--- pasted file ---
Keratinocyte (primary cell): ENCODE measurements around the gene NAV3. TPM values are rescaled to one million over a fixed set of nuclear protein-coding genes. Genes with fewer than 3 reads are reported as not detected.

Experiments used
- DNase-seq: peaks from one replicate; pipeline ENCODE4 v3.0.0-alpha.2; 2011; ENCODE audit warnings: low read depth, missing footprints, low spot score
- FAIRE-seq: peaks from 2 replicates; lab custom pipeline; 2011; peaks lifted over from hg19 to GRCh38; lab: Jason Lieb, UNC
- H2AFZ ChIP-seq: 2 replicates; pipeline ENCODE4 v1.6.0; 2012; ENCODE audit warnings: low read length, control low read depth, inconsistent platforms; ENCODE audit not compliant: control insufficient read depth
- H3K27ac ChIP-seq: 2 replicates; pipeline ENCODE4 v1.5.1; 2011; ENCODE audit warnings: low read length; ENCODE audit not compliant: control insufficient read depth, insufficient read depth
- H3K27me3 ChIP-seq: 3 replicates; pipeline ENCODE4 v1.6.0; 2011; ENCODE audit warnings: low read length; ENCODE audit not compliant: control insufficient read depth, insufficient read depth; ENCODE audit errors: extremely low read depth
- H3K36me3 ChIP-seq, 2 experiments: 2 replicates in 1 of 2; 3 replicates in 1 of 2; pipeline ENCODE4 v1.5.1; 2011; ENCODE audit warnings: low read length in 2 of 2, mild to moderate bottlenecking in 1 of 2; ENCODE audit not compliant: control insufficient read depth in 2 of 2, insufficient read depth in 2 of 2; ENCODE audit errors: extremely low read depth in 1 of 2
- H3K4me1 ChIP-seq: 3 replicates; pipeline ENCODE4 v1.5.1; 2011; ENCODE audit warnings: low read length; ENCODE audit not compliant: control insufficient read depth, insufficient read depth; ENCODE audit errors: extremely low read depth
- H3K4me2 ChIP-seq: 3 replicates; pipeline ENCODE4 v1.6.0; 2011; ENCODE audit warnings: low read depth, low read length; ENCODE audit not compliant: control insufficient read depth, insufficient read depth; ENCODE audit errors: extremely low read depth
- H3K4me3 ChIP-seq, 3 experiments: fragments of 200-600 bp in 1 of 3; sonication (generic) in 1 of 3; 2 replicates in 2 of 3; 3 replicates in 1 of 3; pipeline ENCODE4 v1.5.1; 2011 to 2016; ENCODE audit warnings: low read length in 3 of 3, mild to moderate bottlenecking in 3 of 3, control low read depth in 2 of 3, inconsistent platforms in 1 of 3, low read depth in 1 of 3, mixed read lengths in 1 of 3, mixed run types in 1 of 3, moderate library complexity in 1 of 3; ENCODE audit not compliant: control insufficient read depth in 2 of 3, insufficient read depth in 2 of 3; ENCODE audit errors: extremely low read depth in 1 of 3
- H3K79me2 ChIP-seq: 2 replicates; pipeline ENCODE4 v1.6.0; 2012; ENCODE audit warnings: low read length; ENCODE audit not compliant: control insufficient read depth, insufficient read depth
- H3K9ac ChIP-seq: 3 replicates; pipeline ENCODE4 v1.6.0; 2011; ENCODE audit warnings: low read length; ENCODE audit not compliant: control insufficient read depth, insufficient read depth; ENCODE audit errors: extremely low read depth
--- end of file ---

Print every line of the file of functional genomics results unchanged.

Keratinocyte (primary cell): ENCODE measurements around the gene NAV3. TPM values are rescaled to one million over a fixed set of nuclear protein-coding genes. Genes with fewer than 3 reads are reported as not detected.

Experiments used
- DNase-seq: peaks from one replicate; pipeline ENCODE4 v3.0.0-alpha.2; 2011; ENCODE audit warnings: low read depth, missing footprints, low spot score
- FAIRE-seq: peaks from 2 replicates; lab custom pipeline; 2011; peaks lifted over from hg19 to GRCh38; lab: Jason Lieb, UNC
- H2AFZ ChIP-seq: 2 replicates; pipeline ENCODE4 v1.6.0; 2012; ENCODE audit warnings: low read length, control low read depth, inconsistent platforms; ENCODE audit not compliant: control insufficient read depth
- H3K27ac ChIP-seq: 2 replicates; pipeline ENCODE4 v1.5.1; 2011; ENCODE audit warnings: low read length; ENCODE audit not compliant: control insufficient read depth, insufficient read depth
- H3K27me3 ChIP-seq: 3 replicates; pipeline ENCODE4 v1.6.0; 2011; ENCODE audit warnings: low read length; ENCODE audit not compliant: control insufficient read depth, insufficient read depth; ENCODE audit errors: extremely low read depth
- H3K36me3 ChIP-seq, 2 experiments: 2 replicates in 1 of 2; 3 replicates in 1 of 2; pipeline ENCODE4 v1.5.1; 2011; ENCODE audit warnings: low read length in 2 of 2, mild to moderate bottlenecking in 1 of 2; ENCODE audit not compliant: control insufficient read depth in 2 of 2, insufficient read depth in 2 of 2; ENCODE audit errors: extremely low read depth in 1 of 2
- H3K4me1 ChIP-seq: 3 replicates; pipeline ENCODE4 v1.5.1; 2011; ENCODE audit warnings: low read length; ENCODE audit not compliant: control insufficient read depth, insufficient read depth; ENCODE audit errors: extremely low read depth
- H3K4me2 ChIP-seq: 3 replicates; pipeline ENCODE4 v1.6.0; 2011; ENCODE audit warnings: low read depth, low read length; ENCODE audit not compliant: control insufficient read depth, insufficient read depth; ENCODE audit errors: extremely low read depth
- H3K4me3 ChIP-seq, 3 experiments: fragments of 200-600 bp in 1 of 3; sonication (generic) in 1 of 3; 2 replicates in 2 of 3; 3 replicates in 1 of 3; pipeline ENCODE4 v1.5.1; 2011 to 2016; ENCODE audit warnings: low read length in 3 of 3, mild to moderate bottlenecking in 3 of 3, control low read depth in 2 of 3, inconsistent platforms in 1 of 3, low read depth in 1 of 3, mixed read lengths in 1 of 3, mixed run types in 1 of 3, moderate library complexity in 1 of 3; ENCODE audit not compliant: control insufficient read depth in 2 of 3, insufficient read depth in 2 of 3; ENCODE audit errors: extremely low read depth in 1 of 3
- H3K79me2 ChIP-seq: 2 replicates; pipeline ENCODE4 v1.6.0; 2012; ENCODE audit warnings: low read length; ENCODE audit not compliant: control insufficient read depth, insufficient read depth
- H3K9ac ChIP-seq: 3 replicates; pipeline ENCODE4 v1.6.0; 2011; ENCODE audit warnings: low read length; ENCODE audit not compliant: control insufficient read depth, insufficient read depth; ENCODE audit errors: extremely low read depth